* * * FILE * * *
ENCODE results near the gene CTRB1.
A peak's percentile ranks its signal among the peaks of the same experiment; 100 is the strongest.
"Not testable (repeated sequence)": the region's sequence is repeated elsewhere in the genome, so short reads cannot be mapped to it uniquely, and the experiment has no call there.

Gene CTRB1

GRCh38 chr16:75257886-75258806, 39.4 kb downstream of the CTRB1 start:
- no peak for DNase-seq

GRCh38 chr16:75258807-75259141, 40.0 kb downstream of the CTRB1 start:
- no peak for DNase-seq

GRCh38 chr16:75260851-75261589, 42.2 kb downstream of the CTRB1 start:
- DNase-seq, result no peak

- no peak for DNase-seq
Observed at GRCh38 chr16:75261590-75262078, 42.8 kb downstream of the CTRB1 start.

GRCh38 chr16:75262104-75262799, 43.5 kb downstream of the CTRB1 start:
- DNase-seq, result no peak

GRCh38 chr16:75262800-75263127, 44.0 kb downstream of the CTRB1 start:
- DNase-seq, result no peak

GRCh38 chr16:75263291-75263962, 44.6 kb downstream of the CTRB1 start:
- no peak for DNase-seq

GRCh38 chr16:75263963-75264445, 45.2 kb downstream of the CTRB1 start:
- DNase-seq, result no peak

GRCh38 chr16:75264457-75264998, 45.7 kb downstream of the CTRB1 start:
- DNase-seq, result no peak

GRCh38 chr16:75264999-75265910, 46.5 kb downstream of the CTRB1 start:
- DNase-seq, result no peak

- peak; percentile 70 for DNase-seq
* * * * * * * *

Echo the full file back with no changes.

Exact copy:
ENCODE results near the gene CTRB1.
A peak's percentile ranks its signal among the peaks of the same experiment; 100 is the strongest.
"Not testable (repeated sequence)": the region's sequence is repeated elsewhere in the genome, so short reads cannot be mapped to it uniquely, and the experiment has no call there.

Gene CTRB1

GRCh38 chr16:75257886-75258806, 39.4 kb downstream of the CTRB1 start:
- no peak for DNase-seq

GRCh38 chr16:75258807-75259141, 40.0 kb downstream of the CTRB1 start:
- no peak for DNase-seq

GRCh38 chr16:75260851-75261589, 42.2 kb downstream of the CTRB1 start:
- DNase-seq, result no peak

- no peak for DNase-seq
Observed at GRCh38 chr16:75261590-75262078, 42.8 kb downstream of the CTRB1 start.

GRCh38 chr16:75262104-75262799, 43.5 kb downstream of the CTRB1 start:
- DNase-seq, result no peak

GRCh38 chr16:75262800-75263127, 44.0 kb downstream of the CTRB1 start:
- DNase-seq, result no peak

GRCh38 chr16:75263291-75263962, 44.6 kb downstream of the CTRB1 start:
- no peak for DNase-seq

GRCh38 chr16:75263963-75264445, 45.2 kb downstream of the CTRB1 start:
- DNase-seq, result no peak

GRCh38 chr16:75264457-75264998, 45.7 kb downstream of the CTRB1 start:
- DNase-seq, result no peak

GRCh38 chr16:75264999-75265910, 46.5 kb downstream of the CTRB1 start:
- DNase-seq, result no peak

- peak; percentile 70 for DNase-seq